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Besnard Lake
Besnard Lake in Saskatchewan
Besnard Lake in Saskatchewan
Besnard Lake
Location in Saskatchewan
Location Saskatchewan, Canada
Coordinates 55°25′00″N 106°00′02″W / 55.4167°N 106.0005°W / 55.4167; -106.0005
Type lake
Max. length 43 km (27 mi)
Surface area 12,500 hectares (31,000 acres)
Max. depth 25 metres (82 ft)
Shore length1 400 km (250 mi)
Surface elevation 390 m (1,280 ft)
1 Shore length is not a well-defined measure.

Besnard Lake ( BEZ-nerd) is a lake in the Canadian province of Saskatchewan, 370 kilometres (230 mi) north of Saskatoon and 50 km (31 mi) west of La Ronge. It supports a large population of bald eagles that have been the subject of ongoing studies since the 1960s.

The lake is 43 km (27 mi) from tip to tip with 400 km (250 mi) of shoreline. It has a surface area of 12,500 hectares (31,000 acres) and a maximum depth of 25 metres (82 ft), at an elevation of about 390 m (1,280 ft). At a narrows it is crossed by a bridge carrying provincial highway 910. This road was completed in 1973 and increased access to recreational fishing. There are over 250 islands on the lake, and the lakebed is rocky, making navigation difficult but creating a good habitat for fish. There are cabins, campgrounds and fishing camps on the lake. There is a 950 m (3,120 ft) airstrip 1 km (0.62 mi) south of the lake.

Besnard Lake is within the Churchill River drainage system. While much of the lake is in the Canadian Shield, its southern portion is in the boreal forest where the Mercer River brings nutrients which leads to healthy invertebrate populations that provide plenty of food for the fish which are the mainstay of the eagles' diet. They fish mainly for white sucker and cisco, and occasionally pike, walleye and burbot. Compared to the nearby and similarly sized Nemeiben Lake which is entirely on the shield, the eagle population has a higher density and stability.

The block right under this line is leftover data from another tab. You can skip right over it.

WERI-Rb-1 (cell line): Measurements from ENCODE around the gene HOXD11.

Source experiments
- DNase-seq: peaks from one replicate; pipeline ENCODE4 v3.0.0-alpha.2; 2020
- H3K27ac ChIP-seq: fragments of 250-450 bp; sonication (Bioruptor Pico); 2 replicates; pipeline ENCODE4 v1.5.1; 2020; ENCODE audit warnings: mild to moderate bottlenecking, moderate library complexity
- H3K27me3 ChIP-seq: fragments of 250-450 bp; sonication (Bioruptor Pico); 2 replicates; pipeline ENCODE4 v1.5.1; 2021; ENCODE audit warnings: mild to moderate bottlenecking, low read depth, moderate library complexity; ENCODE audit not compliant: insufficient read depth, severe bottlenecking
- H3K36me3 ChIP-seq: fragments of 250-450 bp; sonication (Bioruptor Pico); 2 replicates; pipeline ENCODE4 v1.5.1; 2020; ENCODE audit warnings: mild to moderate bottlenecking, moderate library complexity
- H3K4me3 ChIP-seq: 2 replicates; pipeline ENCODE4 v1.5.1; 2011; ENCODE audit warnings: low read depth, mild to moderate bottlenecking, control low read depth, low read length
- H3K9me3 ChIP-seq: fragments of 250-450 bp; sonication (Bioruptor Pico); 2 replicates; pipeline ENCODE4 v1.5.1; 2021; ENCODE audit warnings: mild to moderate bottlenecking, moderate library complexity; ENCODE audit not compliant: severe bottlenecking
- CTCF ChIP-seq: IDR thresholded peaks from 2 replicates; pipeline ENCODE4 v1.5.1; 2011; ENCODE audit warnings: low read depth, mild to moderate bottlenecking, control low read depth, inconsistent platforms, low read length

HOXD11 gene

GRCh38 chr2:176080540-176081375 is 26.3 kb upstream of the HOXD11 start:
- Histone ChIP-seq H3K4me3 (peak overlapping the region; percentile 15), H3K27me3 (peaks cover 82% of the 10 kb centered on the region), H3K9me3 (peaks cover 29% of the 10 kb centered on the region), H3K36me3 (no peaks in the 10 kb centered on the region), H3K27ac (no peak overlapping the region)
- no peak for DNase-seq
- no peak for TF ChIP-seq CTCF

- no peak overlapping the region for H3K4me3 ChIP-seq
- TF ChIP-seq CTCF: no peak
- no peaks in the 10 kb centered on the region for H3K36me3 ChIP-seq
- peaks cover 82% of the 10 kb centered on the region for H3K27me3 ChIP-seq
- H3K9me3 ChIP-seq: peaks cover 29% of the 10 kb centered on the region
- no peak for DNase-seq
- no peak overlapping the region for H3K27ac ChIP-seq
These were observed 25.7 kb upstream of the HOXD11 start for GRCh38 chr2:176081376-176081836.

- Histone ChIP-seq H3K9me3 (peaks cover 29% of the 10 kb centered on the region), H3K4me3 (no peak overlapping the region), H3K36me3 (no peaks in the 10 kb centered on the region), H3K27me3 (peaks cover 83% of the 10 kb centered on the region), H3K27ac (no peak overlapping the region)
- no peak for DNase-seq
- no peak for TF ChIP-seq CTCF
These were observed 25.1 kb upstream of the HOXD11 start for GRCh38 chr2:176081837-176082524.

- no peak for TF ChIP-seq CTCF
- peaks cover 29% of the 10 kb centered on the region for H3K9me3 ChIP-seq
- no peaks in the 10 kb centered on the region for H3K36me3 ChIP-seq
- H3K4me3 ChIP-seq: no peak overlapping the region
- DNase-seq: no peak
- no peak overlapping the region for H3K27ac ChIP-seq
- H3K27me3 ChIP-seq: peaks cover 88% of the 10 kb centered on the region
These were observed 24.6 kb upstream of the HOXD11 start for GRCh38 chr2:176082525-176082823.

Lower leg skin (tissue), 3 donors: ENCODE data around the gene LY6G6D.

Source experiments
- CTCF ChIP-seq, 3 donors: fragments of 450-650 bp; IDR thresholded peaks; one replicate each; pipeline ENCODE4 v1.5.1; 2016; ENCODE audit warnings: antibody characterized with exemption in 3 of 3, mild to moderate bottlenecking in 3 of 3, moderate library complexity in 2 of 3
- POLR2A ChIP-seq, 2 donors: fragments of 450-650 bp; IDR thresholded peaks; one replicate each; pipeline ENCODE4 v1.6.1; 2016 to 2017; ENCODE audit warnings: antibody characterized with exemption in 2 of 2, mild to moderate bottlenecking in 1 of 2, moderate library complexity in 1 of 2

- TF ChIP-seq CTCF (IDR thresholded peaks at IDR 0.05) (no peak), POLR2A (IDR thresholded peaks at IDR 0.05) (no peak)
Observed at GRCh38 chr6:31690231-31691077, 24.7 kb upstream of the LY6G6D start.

Bald eagle studies

The bald eagle community at Besnard Lake has been studied continuously for 50 years following their discovery there by Jon Gerrard. In that time eagle population dynamics, behaviour, growth and migration have been studied, resulting in the publication of more than 50 scientific papers and the 1988 book The Bald Eagle: Haunts and Habits of a Wilderness Monarch. Over 800 eagles have been banded, and have been found to winter mainly between Iowa and Missouri, Wyoming and Montana, but some have been found as far south as Texas, Arizona and Southern California.

In the 1960s it was considered that bald eagles were rare in Canada away from the Atlantic and Pacific coasts. In 1966 Gerrard found 18 nests with 27 young in the area. A more extensive aerial survey of the region in 1974 found 14,000 eagles. Besnard Lake was found to be a perfect area to study bald eagles in these boreal breeding grounds. The lake has provided habitat for a stable population of about 100 eagles since the 1970s.

One discovery was that the sex of immature eagles could be accurately and efficiently determined by measuring the size of the foot and length of the culmen on the beak. This led to the discovery that the sex of the young seems to be regulated by the quantity of food available, with more females (which are larger than the males) hatching when food is plentiful. On other lakes where food is less plentiful a higher ratio of males hatch.

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